COLORADO SPRINGS — Blue Origin wants the U.S. Air Force to wait until 2021 before picking the two companies it intends use for launching critical military satellites in the decade ahead.
The Air Force, however, aims to solicit proposals this spring and choose its two preferred launch providers in 2020 — perhaps a year or more before the new rockets that the Air Force is fostering at Blue Origin, United Launch Alliance and Northrop Grumman make their first flights.
All three companies were chosen in October by the Air Force Space and Missile Systems Center to share $2.3 billion in so-called Launch Service Agreement (LSA) funding to support development of next-generation rockets capable of meeting the military’s satellite launch needs.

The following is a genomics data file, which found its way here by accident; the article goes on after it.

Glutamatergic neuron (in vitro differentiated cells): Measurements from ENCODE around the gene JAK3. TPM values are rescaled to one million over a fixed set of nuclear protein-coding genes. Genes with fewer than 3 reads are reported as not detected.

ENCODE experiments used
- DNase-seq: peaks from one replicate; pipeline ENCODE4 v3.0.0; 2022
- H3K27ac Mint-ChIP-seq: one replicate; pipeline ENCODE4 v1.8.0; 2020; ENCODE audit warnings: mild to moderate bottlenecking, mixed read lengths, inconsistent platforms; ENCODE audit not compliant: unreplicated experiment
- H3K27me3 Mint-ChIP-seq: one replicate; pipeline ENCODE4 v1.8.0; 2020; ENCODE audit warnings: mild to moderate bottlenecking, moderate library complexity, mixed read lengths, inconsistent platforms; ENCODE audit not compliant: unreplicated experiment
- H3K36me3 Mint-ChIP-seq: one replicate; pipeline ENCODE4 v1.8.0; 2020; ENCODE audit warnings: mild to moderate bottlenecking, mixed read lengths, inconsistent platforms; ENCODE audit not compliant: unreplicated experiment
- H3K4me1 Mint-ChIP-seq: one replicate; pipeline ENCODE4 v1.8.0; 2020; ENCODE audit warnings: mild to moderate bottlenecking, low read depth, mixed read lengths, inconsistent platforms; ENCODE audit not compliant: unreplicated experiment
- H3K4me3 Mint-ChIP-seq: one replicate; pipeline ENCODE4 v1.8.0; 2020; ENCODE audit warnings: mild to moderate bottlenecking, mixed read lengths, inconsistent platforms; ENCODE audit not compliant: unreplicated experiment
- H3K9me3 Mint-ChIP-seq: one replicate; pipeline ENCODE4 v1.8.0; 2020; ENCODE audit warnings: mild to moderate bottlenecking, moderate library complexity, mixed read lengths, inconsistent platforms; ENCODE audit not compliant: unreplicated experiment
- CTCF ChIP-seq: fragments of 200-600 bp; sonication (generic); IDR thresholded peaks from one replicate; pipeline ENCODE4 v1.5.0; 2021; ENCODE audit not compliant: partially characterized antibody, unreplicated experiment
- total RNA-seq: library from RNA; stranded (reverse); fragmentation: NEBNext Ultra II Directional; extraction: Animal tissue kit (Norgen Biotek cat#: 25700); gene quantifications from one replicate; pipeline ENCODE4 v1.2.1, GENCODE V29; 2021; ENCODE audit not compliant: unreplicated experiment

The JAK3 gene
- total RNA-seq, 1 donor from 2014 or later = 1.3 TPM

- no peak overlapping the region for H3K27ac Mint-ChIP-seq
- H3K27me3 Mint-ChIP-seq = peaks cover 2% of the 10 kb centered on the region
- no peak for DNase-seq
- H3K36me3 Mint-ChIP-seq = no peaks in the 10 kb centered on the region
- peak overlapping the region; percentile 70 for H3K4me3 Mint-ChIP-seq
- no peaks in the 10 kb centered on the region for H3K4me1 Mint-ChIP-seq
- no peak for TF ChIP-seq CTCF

The Air Force said last fall that all three LSA winners plus SpaceX would be required to submit new proposals in 2019 if they want to be among the two providers the Air Force intends to select in 2020 to split up to 25 future launch contracts.
The Air Force intends to call for those proposals in the coming weeks with a solicitation known as the Phase 2 Launch Service Procurement (LSP) that would give Blue Origin ...